Quilting is like climbing into a time machine and disembarking in the future with a magic treasure. You start the quilt in one season, end it in another, each step holding its stories, terally for me since I listened to a lot of podcasts of The Moth, This American Life and Radio Lab while sewing these babies together.
I started the bright blue quilt with the crazy quilt squares — controlled chaos is how I see this design glimpsed and phone-photoed from a quilting book — at the end of the summer, thinking this would be a good transition project. I had just finished organizing the Power of Word conference for two years, and with the last of my sons moving out, it was empty-nest heaven, trembling and confusing heaven at times, but nevertheless a time of extra time. I felt like I suddenly gained an extra hour each day. So off to the fabric store I went.
I cut the squares for hours one night while listening to “A Night on the Town” on public radio, then whatever came on after that, and after that. Thanks for my sister-in-law, Karen, who is a superb quilter, I learned how to use that great see-through plastic ruler and fabric cutter (just like a pizza cutter, but smaller with no crusts left behind).
We laid out the squares — Ken helped since I needed his eyes for the best color arrangement — on the floor of the playroom. This was the room where once babies tried to eat Legos, and bringing in piles of sharp pins would have been unthinkable. It was hot out and in, and it took a long time to figure out how to place fabric together in ways that didn’t clash or repeat too much. Then I started sewing, and here’s where the mistakes came in.
A helpful woman in the sewing store enthusiastically handed me a flyer featuring upcoming quilting classes when I told her how inexperienced I was. Sure, I’ve made about five other quilts, but far more simple ones and always without knowing what I was doing. Yet when it comes to learning new crafts, you’ll find me in the corner with a seam ripper, undoing a six-foot-long body of tiny machine stitches, rather than actually going to classes or reading instructions. Some of us learn best by mucking around in the mud, and I got to learn about the muck generated by terrible mathematics errors that meant re-cutting and re-sewing big sections, and lots of time rushing back to the store to get more fabric.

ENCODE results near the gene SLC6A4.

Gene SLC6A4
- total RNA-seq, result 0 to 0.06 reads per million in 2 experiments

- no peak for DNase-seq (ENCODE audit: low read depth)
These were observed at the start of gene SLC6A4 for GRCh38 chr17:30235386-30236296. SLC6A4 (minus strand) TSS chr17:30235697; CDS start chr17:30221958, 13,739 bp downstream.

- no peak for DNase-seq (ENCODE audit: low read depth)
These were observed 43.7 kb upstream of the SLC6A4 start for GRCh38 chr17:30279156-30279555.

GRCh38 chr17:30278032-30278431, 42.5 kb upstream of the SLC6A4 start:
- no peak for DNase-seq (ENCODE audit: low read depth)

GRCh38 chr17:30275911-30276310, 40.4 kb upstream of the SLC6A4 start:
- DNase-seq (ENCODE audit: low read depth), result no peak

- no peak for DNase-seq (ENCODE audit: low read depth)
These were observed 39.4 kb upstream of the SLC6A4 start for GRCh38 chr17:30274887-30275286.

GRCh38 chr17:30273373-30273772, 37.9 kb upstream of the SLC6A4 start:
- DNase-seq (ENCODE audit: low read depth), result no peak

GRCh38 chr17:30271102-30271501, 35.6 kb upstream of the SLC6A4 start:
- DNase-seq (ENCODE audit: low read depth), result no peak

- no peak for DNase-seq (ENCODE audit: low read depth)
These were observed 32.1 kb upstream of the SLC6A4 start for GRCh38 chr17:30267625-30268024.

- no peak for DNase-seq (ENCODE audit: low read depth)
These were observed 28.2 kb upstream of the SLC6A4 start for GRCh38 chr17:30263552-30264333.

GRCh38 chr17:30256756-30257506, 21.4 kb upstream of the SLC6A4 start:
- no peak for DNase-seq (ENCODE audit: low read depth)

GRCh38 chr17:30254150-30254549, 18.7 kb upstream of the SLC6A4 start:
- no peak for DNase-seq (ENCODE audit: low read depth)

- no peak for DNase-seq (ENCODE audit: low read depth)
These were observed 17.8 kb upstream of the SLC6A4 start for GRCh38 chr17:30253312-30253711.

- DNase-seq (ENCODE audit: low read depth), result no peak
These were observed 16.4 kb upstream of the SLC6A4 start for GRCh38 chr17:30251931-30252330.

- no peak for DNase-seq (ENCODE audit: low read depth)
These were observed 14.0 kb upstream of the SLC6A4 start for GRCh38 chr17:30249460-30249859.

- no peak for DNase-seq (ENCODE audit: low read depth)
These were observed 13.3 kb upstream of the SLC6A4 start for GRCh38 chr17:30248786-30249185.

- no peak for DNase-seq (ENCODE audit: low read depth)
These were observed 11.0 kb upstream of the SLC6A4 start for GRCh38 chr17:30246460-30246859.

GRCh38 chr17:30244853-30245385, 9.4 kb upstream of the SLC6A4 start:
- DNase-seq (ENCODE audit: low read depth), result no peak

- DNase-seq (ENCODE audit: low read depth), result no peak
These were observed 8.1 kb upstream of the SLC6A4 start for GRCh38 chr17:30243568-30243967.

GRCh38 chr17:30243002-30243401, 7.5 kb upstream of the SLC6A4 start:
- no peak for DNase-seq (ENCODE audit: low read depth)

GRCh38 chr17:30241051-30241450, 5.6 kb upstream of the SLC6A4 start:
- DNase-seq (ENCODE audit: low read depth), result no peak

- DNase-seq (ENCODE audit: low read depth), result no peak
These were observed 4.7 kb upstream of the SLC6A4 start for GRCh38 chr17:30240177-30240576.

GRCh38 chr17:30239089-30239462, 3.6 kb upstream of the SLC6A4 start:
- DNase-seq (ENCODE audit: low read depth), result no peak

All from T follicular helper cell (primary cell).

In the end, I delivered the whole enchilada to professional quilter Kris Barlow, who did a gorgeous job turning this big hunk of fabric into a nuanced and three-dimensional piece of beauty.
But while the quilt was with the quilter, I started getting itchy to make another quilt, especially after I spied some stained-glass window quilt designs.
Off to the fabric store again, then out with the ruler and fabric cutter. The problem was that this quilt was, to a person to could only do basic multiplication, more like advanced geometry. I spent far more time than you would expect drawing squares and rectangles and counting out inches for what I would need to cut. Then I realized I forgot to figure in the fabric between all the colorful windows, and since some pieces would be long rectangles alongside shorter squares (each with fabric between them), the addition quickly got beyond me.
In the end, though, I found that quilting seems to be 90% adding and subtracting numbers, and cutting fabric. The sewing part, aside from the bothersome refilling of the bobbins just when I’m on a roll, was a lot like, once the car is packed after weeks of planning, hitting the open road for the much-awaited vacation.
The end of any great sewing project is just a pause in between one kind of weather and another. A trip to see the sandhill cranes in Nebraska landed me in front of a pile of golden and gorgeous crane material, and now there’s a whole pile of fabric to measure and cut. That lure of what different things will look like wedded together by many stitches is irresistible. So I’m climbing inside this springtime-leaving, autumn-bound time machine to see where I land. No doubt I’ll be wearing a new quilt like a super-hero cape, pretending I can fly.